Apple Prides itself On Its Privacy; All about Apple’s Privacy
Cupertino puts privacy first in a lot of its products. But the company still gathers a bunch of your information. Over the last decade, Apple has positioned itself as a company that prioritizes privacy. It has clashed with law enforcement over encrypting people’s phones, messages, and FaceTime calls, as well as with Facebook over its creepy ad-tracking practices. However, Apple’s business model is changing as well. Cupertino has made its money for years by selling expensive hardware—iPhones, iPads, and
Macs. However, it has recently pushed to increase profits by expanding its services, such as Apple Music, iCloud, and Apple TV subscriptions. And its advertising business is rapidly expanding.As a result, Apple users are beginning to see more advertisements within some of Apple’s apps. Apple, like all businesses, has always collected some data about its customers, but its increasing push into services and advertising opens the door to more potential data collection. What Apple Knows About You by Default
approximately 4,000 words long. (This is comparable to other Big Tech firms.) This policy
outlines in broad strokes what Apple collects about you, which may include information you provide as well as data from third parties.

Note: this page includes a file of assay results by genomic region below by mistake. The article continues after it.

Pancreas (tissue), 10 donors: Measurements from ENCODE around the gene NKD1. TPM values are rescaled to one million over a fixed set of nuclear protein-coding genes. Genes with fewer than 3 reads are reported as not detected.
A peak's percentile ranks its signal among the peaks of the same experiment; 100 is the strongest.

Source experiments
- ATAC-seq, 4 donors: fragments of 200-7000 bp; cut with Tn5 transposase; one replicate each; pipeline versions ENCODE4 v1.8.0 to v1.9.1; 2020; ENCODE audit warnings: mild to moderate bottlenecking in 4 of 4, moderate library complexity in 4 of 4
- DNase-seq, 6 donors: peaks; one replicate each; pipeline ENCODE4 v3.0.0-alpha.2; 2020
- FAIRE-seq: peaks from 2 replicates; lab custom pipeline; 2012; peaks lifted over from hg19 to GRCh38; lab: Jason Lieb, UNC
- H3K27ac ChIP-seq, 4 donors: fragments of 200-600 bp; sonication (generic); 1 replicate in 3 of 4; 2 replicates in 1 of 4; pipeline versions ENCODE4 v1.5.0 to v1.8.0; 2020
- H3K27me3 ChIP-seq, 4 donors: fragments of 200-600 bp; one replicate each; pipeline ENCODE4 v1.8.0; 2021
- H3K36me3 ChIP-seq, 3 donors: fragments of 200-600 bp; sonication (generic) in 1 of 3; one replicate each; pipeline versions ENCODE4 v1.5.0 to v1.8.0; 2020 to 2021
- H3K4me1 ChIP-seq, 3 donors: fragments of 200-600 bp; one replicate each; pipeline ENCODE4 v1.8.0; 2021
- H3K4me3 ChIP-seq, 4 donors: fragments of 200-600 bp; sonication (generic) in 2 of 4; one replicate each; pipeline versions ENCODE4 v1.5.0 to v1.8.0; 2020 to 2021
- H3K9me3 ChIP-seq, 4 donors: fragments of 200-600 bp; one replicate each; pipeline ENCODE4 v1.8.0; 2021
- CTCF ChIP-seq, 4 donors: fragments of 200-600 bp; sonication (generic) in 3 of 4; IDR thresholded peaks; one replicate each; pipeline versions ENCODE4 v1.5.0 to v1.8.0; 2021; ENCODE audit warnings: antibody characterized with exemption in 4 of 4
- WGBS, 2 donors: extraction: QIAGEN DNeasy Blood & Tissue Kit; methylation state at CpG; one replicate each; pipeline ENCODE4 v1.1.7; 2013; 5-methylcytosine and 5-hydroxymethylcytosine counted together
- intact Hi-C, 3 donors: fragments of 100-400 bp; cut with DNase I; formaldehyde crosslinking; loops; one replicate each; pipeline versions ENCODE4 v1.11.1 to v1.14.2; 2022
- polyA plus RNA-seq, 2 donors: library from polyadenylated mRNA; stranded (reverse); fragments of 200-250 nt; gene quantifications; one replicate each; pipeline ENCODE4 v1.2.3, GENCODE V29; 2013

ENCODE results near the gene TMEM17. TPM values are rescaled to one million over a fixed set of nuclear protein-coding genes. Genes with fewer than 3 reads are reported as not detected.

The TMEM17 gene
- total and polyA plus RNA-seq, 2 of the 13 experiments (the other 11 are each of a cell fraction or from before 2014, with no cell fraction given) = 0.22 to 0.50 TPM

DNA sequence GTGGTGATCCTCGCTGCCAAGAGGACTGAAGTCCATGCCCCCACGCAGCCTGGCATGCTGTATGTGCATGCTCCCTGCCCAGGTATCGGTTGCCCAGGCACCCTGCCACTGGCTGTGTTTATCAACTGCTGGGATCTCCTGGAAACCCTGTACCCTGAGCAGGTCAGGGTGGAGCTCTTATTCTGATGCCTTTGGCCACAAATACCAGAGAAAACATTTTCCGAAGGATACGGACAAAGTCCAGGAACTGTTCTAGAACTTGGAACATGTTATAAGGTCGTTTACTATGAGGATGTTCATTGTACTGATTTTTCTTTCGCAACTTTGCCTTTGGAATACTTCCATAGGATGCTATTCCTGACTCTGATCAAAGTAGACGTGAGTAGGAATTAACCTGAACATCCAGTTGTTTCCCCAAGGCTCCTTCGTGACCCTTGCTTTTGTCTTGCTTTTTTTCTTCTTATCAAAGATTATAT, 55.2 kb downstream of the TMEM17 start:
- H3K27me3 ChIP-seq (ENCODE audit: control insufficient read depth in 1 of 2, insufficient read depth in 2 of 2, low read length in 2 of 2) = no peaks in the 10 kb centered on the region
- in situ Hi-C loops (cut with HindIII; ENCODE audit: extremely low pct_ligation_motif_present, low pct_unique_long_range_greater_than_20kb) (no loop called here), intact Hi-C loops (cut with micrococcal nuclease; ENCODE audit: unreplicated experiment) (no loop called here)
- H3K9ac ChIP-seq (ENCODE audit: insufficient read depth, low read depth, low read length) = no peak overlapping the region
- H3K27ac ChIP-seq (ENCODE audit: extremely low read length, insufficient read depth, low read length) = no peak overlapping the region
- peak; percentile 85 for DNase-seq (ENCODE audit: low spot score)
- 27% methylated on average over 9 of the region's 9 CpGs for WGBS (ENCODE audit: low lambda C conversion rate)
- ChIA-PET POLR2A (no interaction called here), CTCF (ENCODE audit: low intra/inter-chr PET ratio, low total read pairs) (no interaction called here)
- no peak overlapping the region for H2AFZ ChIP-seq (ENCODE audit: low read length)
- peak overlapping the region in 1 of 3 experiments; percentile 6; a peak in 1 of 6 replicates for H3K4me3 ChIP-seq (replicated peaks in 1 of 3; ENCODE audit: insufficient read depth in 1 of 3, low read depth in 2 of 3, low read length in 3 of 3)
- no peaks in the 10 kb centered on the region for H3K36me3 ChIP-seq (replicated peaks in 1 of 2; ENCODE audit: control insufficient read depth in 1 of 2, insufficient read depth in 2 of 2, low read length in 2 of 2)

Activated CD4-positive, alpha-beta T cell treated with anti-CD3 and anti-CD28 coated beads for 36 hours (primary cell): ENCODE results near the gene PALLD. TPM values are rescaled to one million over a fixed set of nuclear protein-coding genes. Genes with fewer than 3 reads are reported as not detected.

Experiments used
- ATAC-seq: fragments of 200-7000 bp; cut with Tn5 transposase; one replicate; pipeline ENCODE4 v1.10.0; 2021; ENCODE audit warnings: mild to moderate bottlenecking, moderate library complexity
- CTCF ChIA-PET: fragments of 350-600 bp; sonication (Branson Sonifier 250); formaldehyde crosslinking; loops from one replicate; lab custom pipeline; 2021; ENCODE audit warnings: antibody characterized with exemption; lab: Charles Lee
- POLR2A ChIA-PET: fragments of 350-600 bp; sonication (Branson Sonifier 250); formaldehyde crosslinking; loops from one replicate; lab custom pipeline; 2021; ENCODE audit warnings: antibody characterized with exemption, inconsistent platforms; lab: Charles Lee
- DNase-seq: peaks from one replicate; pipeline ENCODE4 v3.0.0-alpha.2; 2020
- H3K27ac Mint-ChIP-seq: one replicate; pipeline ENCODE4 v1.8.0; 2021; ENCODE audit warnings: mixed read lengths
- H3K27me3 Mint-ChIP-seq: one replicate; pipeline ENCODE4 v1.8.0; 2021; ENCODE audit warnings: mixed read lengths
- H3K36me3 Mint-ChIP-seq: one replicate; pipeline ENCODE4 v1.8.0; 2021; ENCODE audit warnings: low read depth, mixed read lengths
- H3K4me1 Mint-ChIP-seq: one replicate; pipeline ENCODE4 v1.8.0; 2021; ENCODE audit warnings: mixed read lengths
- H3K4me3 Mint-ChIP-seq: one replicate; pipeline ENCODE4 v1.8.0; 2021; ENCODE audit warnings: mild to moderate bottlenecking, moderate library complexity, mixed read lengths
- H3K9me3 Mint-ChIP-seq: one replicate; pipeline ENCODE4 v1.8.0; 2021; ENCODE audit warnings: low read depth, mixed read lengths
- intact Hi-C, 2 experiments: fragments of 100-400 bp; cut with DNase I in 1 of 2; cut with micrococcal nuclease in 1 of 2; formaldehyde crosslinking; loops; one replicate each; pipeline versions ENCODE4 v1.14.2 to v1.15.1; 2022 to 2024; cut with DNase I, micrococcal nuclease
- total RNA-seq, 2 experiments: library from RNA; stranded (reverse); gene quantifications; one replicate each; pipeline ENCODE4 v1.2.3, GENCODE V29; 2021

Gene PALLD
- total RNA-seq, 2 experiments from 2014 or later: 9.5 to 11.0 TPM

Apple also has multiple privacy guides for each of its products and apps, which detail how they collect and use data. Apple’s advertising and research programmes, as well as Apple Books and sports, are covered by approximately 80 of these privacy policies. The guides are available online and in apps. While some information is repeated, the total word count is around 70,000—roughly a novel’s worth of legalese.
Apple collects information about you when you begin using its products. This can include
information required to sign up for its services or purchase products, such as your name, email address, the Apple ID you create, and your payment information. Almost every business you buy from collects this type of information.
According to Apple’s privacy policies, it may also collect data on how you use your devices. This includes the apps you use, searches within Apple’s apps, such as the App Store, as well as analytics and crash data. Other information Apple can collect about you—often with your
permission first—includes your location, health, and fitness information. “You are not required to
research. Separately, Apple was fined by France’s data regulator for its advertising practices. According to Apple spokesperson Shane Bauer, the company is “disappointed” with the French decision and intends to appeal. “Apple Search Ads goes further than any other digital advertising platform we are aware of by
providing users with a clear choice as to whether or not they would like personalized ads,” Bauer says. “Additionally, Apple Search Ads never tracks users across 3rd party apps and websites, and only uses first-party data to personalize ads.”